Obese adults who do not cut to a healthy body weight by middle age increase their risk of dying prematurely by more than a fifth, a study has warned.
Scientists from Huazhong University in China found that gaining weight between the ages of 25 and 47 increases the chances of an early death from any cause by 22%.
Continuing to pile on the pounds past the age of 40 raises the likelihood of dying prematurely even further.
Dr Chen Chen and his co-authors also found that people who drop from an obese to a healthy body mass index (BMI) after hitting middle age still have a 30% higher chance of early death.
The study, published in the British Medical Journal (BMJ), analysed data for 36,051 US citizens who were 40 or over.
As well as a higher risk of early death from any cause, people who became obese between 25 and middle adulthood had a 49% increased risk of death from heart disease.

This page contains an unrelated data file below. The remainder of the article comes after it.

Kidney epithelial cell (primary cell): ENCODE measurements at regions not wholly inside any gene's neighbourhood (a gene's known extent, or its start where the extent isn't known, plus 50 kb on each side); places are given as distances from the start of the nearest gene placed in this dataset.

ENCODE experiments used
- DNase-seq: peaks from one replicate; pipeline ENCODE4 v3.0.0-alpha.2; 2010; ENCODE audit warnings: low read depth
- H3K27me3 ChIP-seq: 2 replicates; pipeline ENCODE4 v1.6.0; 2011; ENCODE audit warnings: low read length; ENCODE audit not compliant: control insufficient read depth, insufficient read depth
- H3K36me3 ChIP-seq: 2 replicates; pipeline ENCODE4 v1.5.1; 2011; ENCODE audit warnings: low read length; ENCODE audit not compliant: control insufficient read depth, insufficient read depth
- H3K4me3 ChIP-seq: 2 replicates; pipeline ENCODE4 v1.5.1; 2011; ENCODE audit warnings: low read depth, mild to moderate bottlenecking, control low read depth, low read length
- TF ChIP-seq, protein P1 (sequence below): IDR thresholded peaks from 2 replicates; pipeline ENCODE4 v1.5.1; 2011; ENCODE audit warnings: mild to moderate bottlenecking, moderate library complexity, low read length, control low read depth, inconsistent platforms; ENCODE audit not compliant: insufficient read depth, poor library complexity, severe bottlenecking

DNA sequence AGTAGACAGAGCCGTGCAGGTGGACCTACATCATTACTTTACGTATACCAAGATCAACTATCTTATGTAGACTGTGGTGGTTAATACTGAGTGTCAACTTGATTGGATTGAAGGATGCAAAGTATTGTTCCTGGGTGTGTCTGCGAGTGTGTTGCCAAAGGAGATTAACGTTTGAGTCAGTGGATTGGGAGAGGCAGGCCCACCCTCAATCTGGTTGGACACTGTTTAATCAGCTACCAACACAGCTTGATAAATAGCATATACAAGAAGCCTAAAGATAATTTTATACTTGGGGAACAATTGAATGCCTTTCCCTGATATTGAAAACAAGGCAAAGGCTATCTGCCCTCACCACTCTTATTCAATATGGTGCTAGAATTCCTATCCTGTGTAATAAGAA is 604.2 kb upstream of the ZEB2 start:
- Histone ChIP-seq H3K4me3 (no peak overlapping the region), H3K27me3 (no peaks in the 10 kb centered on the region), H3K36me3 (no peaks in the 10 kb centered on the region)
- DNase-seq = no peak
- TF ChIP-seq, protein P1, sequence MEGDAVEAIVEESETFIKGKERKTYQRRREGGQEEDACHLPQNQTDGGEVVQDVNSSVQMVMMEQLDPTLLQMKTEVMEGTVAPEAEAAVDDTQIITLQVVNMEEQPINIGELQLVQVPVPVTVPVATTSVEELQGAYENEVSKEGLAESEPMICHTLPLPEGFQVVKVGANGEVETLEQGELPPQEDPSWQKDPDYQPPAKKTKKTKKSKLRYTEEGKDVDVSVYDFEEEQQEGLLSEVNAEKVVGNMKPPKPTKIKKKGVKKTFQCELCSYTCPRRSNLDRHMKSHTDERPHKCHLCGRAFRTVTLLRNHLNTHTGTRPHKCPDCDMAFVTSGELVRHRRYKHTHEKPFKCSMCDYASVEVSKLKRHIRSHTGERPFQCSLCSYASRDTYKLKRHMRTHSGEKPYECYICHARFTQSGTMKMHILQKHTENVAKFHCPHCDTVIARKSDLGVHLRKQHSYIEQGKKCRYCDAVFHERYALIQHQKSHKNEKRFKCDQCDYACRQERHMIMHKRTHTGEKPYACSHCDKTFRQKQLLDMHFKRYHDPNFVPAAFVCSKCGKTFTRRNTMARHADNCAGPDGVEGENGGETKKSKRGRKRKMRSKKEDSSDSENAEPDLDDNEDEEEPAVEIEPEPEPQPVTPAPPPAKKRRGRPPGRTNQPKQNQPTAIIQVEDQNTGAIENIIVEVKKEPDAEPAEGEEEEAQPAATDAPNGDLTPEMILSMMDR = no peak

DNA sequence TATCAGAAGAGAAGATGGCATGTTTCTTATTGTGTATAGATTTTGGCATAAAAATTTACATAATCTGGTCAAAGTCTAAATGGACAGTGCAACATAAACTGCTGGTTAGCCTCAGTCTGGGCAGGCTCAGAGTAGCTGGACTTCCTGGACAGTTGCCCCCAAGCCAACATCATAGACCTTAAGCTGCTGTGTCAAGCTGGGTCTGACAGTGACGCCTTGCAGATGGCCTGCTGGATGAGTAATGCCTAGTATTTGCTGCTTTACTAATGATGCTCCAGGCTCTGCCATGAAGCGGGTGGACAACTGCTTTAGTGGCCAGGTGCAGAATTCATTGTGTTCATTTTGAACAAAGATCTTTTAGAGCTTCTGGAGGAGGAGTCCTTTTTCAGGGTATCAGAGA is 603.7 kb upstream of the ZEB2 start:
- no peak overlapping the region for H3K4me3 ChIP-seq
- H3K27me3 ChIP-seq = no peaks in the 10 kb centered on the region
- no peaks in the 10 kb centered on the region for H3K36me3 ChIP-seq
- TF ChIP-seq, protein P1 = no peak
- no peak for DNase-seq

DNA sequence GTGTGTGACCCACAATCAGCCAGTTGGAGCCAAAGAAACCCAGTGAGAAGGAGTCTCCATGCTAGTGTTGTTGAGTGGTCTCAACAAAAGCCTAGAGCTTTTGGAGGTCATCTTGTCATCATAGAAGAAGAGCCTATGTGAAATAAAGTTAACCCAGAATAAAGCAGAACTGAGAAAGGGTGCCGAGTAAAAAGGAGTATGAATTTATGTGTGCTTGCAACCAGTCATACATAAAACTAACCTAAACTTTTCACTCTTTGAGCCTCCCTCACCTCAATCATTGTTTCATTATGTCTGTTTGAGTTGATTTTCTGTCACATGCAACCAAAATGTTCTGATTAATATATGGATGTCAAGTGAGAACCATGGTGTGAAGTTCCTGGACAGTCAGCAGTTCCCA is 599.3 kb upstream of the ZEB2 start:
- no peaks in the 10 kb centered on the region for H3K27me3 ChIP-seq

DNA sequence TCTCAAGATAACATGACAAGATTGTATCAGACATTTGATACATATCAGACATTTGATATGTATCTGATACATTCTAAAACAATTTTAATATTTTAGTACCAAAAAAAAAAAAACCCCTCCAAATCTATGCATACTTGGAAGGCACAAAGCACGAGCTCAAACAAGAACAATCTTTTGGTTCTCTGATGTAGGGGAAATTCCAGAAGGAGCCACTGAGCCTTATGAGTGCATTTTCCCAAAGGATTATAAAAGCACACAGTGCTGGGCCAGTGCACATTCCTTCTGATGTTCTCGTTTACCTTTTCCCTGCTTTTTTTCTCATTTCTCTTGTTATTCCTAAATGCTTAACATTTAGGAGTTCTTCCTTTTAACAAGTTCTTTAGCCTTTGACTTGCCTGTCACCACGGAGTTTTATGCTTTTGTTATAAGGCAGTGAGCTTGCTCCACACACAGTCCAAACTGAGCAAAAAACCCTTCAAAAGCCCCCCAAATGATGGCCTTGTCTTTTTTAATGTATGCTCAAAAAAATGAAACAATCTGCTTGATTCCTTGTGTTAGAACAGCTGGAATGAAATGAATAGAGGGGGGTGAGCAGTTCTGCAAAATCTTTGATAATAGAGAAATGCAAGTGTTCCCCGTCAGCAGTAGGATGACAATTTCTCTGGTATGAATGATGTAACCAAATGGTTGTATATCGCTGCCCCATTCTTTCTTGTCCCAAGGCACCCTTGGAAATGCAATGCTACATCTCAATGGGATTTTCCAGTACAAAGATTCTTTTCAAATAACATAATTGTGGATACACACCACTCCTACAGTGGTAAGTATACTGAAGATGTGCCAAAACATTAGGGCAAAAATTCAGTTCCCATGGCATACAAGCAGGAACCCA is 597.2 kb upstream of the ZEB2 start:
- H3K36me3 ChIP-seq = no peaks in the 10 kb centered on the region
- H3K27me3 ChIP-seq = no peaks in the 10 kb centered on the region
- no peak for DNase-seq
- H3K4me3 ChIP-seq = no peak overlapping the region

Overall, being obese during the entirety of adult life carried the biggest risks, with up to a 72% increased danger of dying young.
People who lost weight and went from being obese to a healthy weight over the same period had no increased risk.
“Stable obesity across adulthood, weight gain from young to middle adulthood, and weight loss from middle to late adulthood were associated with increased risks of mortality,” the authors wrote. “The findings imply that maintaining normal weight across adulthood, especially preventing weight gain in early adulthood, is important for preventing premature deaths in later life.”
Katharine Jenner, nutritionist and campaign director at Action on Sugar, told the Daily Mail that the findings demonstrate the importance of preventing obesity in the first place, not just treating the diseases it causes.